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George Crabtree, PhD Heading link

George Crabtree

Dr. George Crabtree, an Argonne National Laboratory Senior Scientist and Distinguished Fellow, is Distinguished Professor of Physics & Electrical and Mechanical Engineering at the University of Illinois Chicago where he directs the Energy Initiative and Summer Institute on Sustainability and Energy, and he teaches courses on energy, climate change, and batteries. He is also co-director of Next Generation Electrochemistry and co-chairs the Chancellor’s Committee on Sustainability and Energy.

Dr. Crabtree is also Director of the Joint Center for Energy Storage Research. As JCESR Director, Crabtree directs the overall strategy and goals of the research program and operational plan, acts as liaison to executives of JCESR partner organizations, and represents JCESR with external constituencies and advisory committees.

He has won numerous awards for his research, including the Kammerlingh Onnes Prize for his work on the physics of vortices in high-temperature superconductors. This prestigious prize is awarded once every three years; Crabtree is its second recipient. He has won the U.S. Department of Energy (DOE) Award for Outstanding Scientific Accomplishment in Solid State Physics four times, a notable accomplishment. He won an R&D 100 Award for his pioneering development of magnetic flux imaging systems.

Crabtree is a Fellow of the American Physical Society, a Charter Member of ISI’s Highly Cited Researchers in Physics, a Member of the U.S. National Academy of Sciences and a Fellow of the American Academy of Arts and Sciences.

Crabtree has published more than 440 papers in leading scientific journals, collected more than 18,000 career citations, and has given more than 150 invited talks at national and international scientific conferences. His research interests include energy storage, materials science, nanoscale superconductors and magnets, superconductivity, and highly correlated electrons in metals.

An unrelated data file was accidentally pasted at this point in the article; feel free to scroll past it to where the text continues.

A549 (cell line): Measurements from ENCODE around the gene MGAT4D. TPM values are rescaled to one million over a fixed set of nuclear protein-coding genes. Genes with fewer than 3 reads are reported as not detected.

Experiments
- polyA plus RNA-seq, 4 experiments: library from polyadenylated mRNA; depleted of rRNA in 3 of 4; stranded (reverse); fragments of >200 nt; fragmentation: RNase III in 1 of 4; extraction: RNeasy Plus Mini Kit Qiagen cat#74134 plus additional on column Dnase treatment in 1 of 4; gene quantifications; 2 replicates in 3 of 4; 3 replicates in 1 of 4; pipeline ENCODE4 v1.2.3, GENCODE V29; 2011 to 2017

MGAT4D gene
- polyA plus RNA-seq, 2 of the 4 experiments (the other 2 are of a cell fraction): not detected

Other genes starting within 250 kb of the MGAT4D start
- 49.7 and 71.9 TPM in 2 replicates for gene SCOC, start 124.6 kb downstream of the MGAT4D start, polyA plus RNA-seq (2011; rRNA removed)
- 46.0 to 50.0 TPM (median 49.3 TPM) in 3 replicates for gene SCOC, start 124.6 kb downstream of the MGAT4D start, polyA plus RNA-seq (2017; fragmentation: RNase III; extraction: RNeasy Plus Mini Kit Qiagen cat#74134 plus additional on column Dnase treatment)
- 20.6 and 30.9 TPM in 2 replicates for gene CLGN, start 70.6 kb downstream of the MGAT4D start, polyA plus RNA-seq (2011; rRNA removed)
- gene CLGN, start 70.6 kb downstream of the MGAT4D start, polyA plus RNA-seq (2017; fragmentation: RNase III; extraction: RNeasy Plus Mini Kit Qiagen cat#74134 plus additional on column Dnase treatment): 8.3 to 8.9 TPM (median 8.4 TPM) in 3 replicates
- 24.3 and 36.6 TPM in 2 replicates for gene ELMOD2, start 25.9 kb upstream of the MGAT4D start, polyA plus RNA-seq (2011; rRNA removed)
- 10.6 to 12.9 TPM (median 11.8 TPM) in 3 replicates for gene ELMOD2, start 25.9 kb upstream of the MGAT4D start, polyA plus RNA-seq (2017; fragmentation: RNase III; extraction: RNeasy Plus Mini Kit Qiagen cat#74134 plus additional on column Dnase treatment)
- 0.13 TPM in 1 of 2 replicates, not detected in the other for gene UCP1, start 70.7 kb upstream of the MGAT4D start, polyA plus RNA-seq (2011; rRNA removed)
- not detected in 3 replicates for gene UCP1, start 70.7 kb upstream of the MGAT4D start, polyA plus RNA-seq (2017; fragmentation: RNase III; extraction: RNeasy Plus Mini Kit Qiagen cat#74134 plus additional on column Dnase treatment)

He has led DOE workshops on next-generation energy storage, hydrogen, solar energy, superconductivity, and materials under extreme environments, and co-chaired the Undersecretary of Energy’s assessment of DOE’s applied energy programs. He has testified before the U.S. Congress on the hydrogen economy, meeting sustainable energy challenges and energy innovation Hubs. Crabtree earned his Ph.D. in Condensed Matter Physics from the University of Illinois at Chicago.

Thomas Aláan, DMA Heading link

Thomas Aláan

Thomas Aláan has developed sustainability and energy-related programs for the UIC Energy Initiative in partnership with local and nationwide organizations since 2010. Most notable is the acclaimed Summer Institute on Sustainability and Energy (SISE). Now in its 12th year, the program is the UIC Energy Initiative’s most visible program. Thomas also works with Jordi Cabana on the Next Generation Electrochemistry (NGenE) workshop, and has developed several programs over the years including the iThink lecture series, the University of Common Sense, and ENERnational. He’s a “utility player,” performing everything from web and graphic design to marketing, development to grant writing, and developing and supporting curriculum and programs.

Thomas teaches interdisciplinary music courses like Music as a Tool for Environmentalism and Change and The Music and Science Connection in the UIC Honors College. He has presented and moderated panels on the use of music and the arts in environmental spaces at SISE, the Association for the Advancement of Sustainability in Higher Education, and Loyola University’s Climate Change Conference, and presented on music more broadly through the Helena Music Teachers Association, The People’s Music School, and the Self Employment in the Arts (SEA) Art Business Entrepreneurship Workshop. He co-directs Chicago’s The EcoVoice Project, which makes makes music that informs, connects, and inspires people to act for environmentally just causes.

Thomas received his Doctor of Musical Arts (DMA) in Performance from the University of Wisconsin – Madison, where he was a Paul Collins Wisconsin Distinguished Graduate Fellow studying with Jim Doing. His research interests include the performance practice and ornamentation of Sean-nòs singers; educational frameworks for approaching science, philosophy, and environmentalism through music; and the use of music in sociopolitical and environmental movements. He also holds a Master of Arts in Vocal Pedagogy, a Bachelor of Arts in Music Education, and a certificate in Emerging Nonprofits from The Law Project. He is on the artistic leadership team of OperaWorks™, co-directors the Bach and Beethoven Experience, is Assistant Conductor of Choirs at Holy Name Cathedral, and volunteers as Vice President of the Board of Directors for Beyond Legal Aid.

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